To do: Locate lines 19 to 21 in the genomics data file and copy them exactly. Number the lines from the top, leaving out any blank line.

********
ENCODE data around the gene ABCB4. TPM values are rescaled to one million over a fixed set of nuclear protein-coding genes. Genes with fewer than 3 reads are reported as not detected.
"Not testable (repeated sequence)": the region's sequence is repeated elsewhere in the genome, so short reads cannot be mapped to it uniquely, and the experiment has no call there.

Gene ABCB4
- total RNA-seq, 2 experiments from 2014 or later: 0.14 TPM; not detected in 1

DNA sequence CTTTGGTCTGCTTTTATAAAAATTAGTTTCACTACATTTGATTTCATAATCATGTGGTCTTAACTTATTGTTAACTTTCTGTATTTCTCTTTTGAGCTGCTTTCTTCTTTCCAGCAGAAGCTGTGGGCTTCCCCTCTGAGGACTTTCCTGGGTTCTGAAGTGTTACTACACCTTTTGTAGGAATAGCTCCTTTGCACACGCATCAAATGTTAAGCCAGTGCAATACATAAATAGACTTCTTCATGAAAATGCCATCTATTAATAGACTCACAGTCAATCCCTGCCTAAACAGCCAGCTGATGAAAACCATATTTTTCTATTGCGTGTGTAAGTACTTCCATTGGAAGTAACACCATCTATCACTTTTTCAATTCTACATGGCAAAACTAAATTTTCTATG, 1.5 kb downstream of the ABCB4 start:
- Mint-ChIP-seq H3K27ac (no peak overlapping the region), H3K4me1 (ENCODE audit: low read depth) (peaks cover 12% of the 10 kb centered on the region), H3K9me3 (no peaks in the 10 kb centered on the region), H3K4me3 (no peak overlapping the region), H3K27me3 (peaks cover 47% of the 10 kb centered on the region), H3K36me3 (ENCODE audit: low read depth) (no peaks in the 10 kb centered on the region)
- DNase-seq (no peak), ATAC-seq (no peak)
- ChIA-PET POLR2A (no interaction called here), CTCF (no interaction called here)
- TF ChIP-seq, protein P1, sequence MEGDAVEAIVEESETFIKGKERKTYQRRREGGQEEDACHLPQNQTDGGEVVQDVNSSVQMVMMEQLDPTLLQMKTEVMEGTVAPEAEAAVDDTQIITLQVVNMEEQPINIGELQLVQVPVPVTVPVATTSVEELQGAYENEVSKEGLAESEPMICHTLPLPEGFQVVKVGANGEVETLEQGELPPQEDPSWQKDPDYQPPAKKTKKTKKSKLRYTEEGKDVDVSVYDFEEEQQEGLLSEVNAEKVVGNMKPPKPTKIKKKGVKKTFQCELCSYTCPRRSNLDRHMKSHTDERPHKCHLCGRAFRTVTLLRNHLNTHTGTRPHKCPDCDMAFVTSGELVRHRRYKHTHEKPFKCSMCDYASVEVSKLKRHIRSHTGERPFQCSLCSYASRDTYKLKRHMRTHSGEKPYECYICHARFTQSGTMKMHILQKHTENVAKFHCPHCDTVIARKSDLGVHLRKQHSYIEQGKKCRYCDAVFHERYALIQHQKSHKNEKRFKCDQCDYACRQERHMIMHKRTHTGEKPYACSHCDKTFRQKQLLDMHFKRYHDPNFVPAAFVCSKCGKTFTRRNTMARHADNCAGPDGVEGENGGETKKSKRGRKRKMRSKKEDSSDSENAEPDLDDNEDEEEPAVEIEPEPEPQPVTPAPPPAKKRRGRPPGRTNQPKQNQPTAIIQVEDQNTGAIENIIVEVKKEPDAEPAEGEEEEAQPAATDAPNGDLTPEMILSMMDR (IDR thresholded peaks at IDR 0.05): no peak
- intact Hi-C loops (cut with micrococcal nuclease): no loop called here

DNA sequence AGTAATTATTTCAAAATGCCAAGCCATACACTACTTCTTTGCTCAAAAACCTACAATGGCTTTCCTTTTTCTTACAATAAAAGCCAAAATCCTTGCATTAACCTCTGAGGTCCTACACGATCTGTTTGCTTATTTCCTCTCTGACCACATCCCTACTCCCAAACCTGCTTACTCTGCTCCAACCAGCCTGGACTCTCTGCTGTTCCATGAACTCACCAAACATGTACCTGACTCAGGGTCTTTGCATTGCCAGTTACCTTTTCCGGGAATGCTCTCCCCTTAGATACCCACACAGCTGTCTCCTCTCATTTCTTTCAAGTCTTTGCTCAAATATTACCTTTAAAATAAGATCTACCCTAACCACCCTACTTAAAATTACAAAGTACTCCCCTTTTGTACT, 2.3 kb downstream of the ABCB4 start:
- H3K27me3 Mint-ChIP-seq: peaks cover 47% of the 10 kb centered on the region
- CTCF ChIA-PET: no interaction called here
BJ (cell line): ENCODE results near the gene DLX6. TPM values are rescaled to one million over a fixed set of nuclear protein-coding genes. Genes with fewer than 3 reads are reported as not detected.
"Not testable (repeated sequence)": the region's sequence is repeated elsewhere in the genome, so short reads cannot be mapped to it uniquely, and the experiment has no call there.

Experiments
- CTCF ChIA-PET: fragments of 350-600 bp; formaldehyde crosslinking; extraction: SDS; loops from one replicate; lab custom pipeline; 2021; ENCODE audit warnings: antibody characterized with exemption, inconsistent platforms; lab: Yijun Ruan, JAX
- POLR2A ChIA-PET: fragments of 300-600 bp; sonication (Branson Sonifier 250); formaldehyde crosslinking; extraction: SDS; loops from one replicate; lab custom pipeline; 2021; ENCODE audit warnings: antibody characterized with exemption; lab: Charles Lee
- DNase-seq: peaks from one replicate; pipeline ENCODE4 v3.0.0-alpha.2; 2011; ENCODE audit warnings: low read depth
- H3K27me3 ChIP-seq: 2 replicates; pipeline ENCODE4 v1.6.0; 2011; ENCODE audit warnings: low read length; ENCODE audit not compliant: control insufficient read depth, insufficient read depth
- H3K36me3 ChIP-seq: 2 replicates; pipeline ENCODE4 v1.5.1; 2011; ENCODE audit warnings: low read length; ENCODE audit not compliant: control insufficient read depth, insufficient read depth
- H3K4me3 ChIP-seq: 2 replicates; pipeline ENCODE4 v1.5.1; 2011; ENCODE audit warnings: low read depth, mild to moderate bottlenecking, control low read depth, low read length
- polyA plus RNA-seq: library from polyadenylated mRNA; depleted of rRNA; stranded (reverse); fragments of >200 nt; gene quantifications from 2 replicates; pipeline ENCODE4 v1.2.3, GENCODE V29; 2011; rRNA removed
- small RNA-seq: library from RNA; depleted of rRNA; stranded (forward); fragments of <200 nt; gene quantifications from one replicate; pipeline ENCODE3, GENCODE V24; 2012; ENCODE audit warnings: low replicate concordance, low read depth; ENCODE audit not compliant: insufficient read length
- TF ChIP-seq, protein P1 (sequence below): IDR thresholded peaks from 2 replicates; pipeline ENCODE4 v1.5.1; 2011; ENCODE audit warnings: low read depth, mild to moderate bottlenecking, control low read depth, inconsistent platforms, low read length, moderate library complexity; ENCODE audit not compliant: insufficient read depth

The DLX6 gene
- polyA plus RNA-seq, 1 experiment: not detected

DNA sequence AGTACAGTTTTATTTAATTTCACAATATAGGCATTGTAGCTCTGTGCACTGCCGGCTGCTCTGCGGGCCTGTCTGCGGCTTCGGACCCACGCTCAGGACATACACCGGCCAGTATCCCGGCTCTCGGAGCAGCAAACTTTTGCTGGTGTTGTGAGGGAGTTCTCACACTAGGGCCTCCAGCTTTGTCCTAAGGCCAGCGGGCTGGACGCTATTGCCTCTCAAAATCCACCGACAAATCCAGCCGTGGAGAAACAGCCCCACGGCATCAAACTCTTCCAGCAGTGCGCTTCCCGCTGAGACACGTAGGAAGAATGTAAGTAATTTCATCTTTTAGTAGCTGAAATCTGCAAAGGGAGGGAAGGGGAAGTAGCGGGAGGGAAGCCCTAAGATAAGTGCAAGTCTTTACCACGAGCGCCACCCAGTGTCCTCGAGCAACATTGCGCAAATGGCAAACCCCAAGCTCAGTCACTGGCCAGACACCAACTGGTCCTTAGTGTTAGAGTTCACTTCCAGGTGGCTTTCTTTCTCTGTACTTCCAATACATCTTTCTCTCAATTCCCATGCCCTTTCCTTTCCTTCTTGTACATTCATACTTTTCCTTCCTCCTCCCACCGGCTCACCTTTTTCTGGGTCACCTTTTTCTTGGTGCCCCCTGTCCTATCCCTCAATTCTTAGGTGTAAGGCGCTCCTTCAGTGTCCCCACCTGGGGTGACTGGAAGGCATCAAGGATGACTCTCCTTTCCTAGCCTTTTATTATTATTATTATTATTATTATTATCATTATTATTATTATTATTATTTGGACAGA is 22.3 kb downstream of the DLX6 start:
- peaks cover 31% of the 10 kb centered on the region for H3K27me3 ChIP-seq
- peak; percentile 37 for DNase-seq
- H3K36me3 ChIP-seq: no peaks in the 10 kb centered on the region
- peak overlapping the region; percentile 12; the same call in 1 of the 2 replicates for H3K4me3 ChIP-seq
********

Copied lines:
- DNase-seq: peaks from one replicate; pipeline ENCODE4 v3.0.0-alpha.2; 2011; ENCODE audit warnings: low read depth
- H3K27me3 ChIP-seq: 2 replicates; pipeline ENCODE4 v1.6.0; 2011; ENCODE audit warnings: low read length; ENCODE audit not compliant: control insufficient read depth, insufficient read depth
- H3K36me3 ChIP-seq: 2 replicates; pipeline ENCODE4 v1.5.1; 2011; ENCODE audit warnings: low read length; ENCODE audit not compliant: control insufficient read depth, insufficient read depth